In Alexander Technique, we talk about endgaining versus means whereby. If you are endgaining, you are streaking towards your goal regardless of how you get there. If, instead, you focus on the process of moving towards your goal, you are using means whereby. Since Alexander Technique deals with changing habits, it’s imperative to focus on the process.
But what approach should you take on the tennis court? During a point, you have to react, not think. If you are thinking, you are too slow to react. On the other hand, there are many adjustments you need to make during a match. So, I use a combination of endgaining and means whereby. Before a point I rehearse my strokes – the means whereby to my goal of winning the point. During a point, however, I follow the advice of Sean Brawley. When I hit a ball, I only think about where I want the ball to go, not how I’m going to get it there. I have to trust my body to get the ball where I need it to go once the point has started, at that point, it’s a little late to develop new strokes.
Lanny Bassham deals with this issue by talking about the conscious and subconscious. After practicing forehands and backhands consciously until they become automatic, the subconsious can execute these shots during a point without thinking. The conscious mind can only entertain one thought at a time, the subconscious can rapidly run through all of the calculations needed to land that ball just inside the baseline. This speaks to a useful approach to learning a shot or working on improving a shot. Let’s say you are practicing your serve and you want to work on your toss and keeping your eye on the ball as you hit it. It’s a good idea to choose one of these things only to think about as you practice.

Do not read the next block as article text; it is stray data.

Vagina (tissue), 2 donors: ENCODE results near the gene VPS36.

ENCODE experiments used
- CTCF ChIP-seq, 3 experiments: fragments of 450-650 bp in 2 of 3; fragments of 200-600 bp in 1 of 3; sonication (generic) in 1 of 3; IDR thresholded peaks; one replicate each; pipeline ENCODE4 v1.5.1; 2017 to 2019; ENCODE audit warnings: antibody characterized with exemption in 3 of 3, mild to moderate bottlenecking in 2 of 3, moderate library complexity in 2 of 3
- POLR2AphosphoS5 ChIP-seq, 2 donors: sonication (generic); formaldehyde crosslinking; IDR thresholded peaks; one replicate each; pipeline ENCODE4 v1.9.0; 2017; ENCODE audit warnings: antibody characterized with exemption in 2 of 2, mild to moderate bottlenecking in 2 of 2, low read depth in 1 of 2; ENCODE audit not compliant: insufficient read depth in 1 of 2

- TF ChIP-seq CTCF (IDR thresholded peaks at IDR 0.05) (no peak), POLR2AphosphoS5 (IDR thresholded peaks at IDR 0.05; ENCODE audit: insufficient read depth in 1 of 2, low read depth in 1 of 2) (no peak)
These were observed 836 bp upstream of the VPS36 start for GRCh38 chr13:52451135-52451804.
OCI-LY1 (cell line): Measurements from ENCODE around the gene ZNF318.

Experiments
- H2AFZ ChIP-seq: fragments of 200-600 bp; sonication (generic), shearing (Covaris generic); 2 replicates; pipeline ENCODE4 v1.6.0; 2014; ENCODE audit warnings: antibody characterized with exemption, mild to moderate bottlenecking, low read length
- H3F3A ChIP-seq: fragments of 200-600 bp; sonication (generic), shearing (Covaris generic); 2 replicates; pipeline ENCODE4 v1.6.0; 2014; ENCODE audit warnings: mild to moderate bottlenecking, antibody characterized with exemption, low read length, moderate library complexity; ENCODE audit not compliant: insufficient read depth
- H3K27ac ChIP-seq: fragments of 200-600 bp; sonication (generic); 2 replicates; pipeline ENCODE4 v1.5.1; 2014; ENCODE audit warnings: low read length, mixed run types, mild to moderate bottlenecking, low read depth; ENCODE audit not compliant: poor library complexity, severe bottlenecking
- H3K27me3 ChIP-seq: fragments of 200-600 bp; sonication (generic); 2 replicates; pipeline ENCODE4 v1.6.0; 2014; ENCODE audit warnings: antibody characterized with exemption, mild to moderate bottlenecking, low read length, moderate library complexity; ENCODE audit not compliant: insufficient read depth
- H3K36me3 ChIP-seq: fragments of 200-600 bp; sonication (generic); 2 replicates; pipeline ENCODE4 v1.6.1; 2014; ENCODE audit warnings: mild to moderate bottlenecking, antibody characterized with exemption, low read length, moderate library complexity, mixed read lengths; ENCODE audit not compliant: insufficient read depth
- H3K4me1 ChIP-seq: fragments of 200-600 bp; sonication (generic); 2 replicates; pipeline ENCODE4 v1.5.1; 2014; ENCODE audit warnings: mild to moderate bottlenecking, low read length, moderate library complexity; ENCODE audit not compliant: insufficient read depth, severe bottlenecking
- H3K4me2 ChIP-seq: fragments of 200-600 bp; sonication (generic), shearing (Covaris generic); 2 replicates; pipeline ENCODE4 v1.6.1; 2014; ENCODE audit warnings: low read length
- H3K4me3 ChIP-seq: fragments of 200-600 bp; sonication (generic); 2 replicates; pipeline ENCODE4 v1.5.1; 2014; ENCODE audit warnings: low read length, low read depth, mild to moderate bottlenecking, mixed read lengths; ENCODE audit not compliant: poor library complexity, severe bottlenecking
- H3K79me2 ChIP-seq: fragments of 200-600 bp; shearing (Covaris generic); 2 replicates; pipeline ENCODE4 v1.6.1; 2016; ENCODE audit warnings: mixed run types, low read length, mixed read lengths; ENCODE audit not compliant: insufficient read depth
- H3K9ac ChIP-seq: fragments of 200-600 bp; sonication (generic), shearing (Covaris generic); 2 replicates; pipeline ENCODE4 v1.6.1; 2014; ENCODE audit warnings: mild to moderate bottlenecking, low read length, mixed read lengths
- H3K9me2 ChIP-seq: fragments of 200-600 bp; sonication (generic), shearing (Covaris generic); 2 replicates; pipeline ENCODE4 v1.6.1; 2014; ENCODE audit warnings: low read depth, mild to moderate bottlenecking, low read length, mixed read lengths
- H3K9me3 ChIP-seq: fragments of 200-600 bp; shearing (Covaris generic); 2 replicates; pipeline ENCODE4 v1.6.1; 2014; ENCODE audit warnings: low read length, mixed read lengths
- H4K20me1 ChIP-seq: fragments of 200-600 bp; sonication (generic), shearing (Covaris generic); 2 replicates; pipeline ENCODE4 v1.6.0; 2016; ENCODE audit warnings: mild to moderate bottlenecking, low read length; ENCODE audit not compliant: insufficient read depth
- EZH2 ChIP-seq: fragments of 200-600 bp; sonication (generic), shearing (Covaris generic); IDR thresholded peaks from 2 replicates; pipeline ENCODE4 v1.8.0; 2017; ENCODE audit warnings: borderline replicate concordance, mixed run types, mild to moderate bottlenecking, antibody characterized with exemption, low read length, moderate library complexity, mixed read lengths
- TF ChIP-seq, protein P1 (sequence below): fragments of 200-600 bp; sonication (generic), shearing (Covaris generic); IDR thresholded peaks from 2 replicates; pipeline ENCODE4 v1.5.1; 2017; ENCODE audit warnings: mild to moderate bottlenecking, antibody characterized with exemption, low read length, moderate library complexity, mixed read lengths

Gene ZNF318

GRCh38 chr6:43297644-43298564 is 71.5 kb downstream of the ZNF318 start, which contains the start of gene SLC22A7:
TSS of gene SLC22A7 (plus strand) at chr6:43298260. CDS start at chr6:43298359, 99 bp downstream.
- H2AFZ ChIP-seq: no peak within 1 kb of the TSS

Practice and Competition Report: played with Mojgan for two hours, two rally games and one set: 6-15, 8-15, 4-6, practiced my serve for one bag of balls.
Solutions Analysis: looking for a solution to the problem of getting tired. Likely solution: go to bed at 11:30pm instead of staying up until past midnight writing my blog. This way I can get to the court an hour early and practice my strokes. The idea here is to become a better tennis player not a blog-eyed blogger.
Success Analysis: I realize that I had reverted back to coming over the ball on my serve. If I brush my racket directly across the ball instead, I get more spin and and I can hit the ball harder.